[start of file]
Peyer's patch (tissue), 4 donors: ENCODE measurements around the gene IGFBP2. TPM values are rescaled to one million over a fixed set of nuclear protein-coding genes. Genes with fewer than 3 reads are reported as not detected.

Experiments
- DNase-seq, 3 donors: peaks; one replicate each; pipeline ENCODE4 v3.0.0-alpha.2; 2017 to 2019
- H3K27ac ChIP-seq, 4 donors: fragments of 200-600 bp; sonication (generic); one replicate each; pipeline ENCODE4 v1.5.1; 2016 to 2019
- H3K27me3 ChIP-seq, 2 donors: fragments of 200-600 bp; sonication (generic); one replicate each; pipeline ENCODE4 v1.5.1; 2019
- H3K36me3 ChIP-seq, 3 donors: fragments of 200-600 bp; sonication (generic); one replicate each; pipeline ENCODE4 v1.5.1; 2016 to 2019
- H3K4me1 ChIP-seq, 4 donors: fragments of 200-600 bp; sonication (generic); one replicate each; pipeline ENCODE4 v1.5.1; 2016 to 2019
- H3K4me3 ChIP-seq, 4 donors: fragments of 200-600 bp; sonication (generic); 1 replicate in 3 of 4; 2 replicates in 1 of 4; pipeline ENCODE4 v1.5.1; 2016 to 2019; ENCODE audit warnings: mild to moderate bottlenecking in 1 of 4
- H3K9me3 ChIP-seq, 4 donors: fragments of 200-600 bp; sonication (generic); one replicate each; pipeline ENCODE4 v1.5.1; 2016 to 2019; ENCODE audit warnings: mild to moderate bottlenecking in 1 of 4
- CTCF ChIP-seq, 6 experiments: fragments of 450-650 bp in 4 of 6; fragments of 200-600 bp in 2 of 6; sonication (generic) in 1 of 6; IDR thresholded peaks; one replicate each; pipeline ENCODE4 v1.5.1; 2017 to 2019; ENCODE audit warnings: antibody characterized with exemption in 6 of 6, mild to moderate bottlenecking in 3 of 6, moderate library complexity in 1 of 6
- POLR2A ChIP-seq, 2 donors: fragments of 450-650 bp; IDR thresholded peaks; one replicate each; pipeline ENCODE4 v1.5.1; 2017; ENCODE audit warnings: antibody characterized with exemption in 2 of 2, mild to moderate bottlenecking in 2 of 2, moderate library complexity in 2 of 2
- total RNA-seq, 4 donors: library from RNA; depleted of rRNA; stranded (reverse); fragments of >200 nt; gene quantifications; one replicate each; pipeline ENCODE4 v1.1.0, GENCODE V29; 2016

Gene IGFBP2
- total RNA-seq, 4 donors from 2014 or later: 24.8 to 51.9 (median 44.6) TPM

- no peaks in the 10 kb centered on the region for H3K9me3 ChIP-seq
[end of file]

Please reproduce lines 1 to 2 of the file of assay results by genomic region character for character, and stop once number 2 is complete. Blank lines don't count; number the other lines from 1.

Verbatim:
Peyer's patch (tissue), 4 donors: ENCODE measurements around the gene IGFBP2. TPM values are rescaled to one million over a fixed set of nuclear protein-coding genes. Genes with fewer than 3 reads are reported as not detected.

Experiments